Omar Shakir, the Director of HRW Israel-Palestine, was booted out of the country in 2019 for BDS activities that contravened Israel’s laws. He has now dedicated his energy and time to publishing reports accusing the Jewish State of war crimes during the May 2021 conflagration and a separate one accusing the country of practices of Apartheid – while scarcely a mention about any transgressions from Hamas or the Palestinian Authority. Shakir even went so far as to totally redefine the term Apartheid to push his agenda – a strategy Amnesty International also followed in their recent report.

Can HRW, an organization that practices such flagrant bias and whose Directors are routinely accused of antisemitism not just by Jews but by notable politicians and other high profile people, still be taken seriously or even considered a human rights organisation?

What is extraordinary are the huge salaries received by Roth and his ilk as evidenced in the most recent report featured below.

The cost of hate creation (Courtesy of UN Watch)

While the organization is careful to disclose its financials, it will not disclose which countries, governments, associates etc. write the big cheques.

When a respected human rights organization falls foul of its mandate to the point where its founders raise the alarm bells, one has to ask who is forking out the finance?

Amnesty International

The other “big hitter” in the human rights world is Amnesty International. Founded in 1961 by Peter Benenson, a British lawyer. It was originally his intention to launch an appeal in Britain with the aim of obtaining an amnesty for prisoners of conscience all over the world. Before his passing in 2005, Benenson denounced Amnesty International for its fixation of the State of Israel.

Amnesty International (AI) has a well-documented history of anti-Israel and antisemitic activity and this has been exposed by organisations such as NGO Monitor. A huge portion of its budget seems to focus on nefarious ways to undermining and delegitimizing Israel – including its recent report accusing the Jewish state of “crimes against humanity and practicing apartheid”. They managed to magically redefine what Apartheid was in order to push its agenda.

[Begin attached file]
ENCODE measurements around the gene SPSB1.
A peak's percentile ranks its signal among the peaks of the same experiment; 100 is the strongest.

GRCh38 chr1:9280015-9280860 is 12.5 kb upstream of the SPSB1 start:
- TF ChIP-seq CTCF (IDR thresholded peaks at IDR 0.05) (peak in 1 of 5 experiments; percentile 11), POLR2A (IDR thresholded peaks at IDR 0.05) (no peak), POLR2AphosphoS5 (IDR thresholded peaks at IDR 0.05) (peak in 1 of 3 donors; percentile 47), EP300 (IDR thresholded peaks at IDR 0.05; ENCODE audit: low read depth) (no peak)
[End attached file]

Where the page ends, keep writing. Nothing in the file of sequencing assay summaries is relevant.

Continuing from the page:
Antisemitism, hatred and incitement conveyed in a seemingly subtle way with intentional misuse of the term Apartheid (AI)

Examples include its 2015 rejection of a “Campaign against anti-Semitism in the UK” – the only proposed resolution at its Annual General Meeting that was not adopted; comments by its current Secretary General that Israel is a “government that is rogue” and the head of its Finland branch that Israel is a “scum state”; and the fact that no other country in a conflict zone is the focus of similar Amnesty-led boycotts. Amnesty International have routinely hired staff who have posted antisemitic content on social media including Kristyan Benedict, Amnesty UK’s “crisis response manager” who tweeted on November 19, 2012, during Operation Pillar of Defense, “Louise Ellman, Robert Halfon & Luciana Berger walk into a bar….each orders a round of B52s (inspired by @KarlreMarks Bar quips) #Gaza.” The three people he characterized as war-mongers are British Members of Parliament, all of whom are Jewish.

The organisation refused requests to investigate rising antisemitism in the United Kingdom and have routinely embarked on campaigns to promote boycotts, divestment and sanctions on the Jewish state.

Pay to create hate. Amnesty International salary scale

Their above mentioned report released in February this was the bitter cherry on the cake  and has been dismissed by countries including France, the USA, the UK, the Netherlands and many more as it is seen as a clear breach of the widely recognised International Holocaust Remembrance Association (IHRA) definition of antisemitism. The code adopted by the UK government and other authorities’ worldwide states that it is antisemitic to deny Jews their right to self-determination “by claiming that the existence of a State of Israel is a racist endeavour”. There is genuine concern that this report could add fuel to the already flaming fires of antisemitism.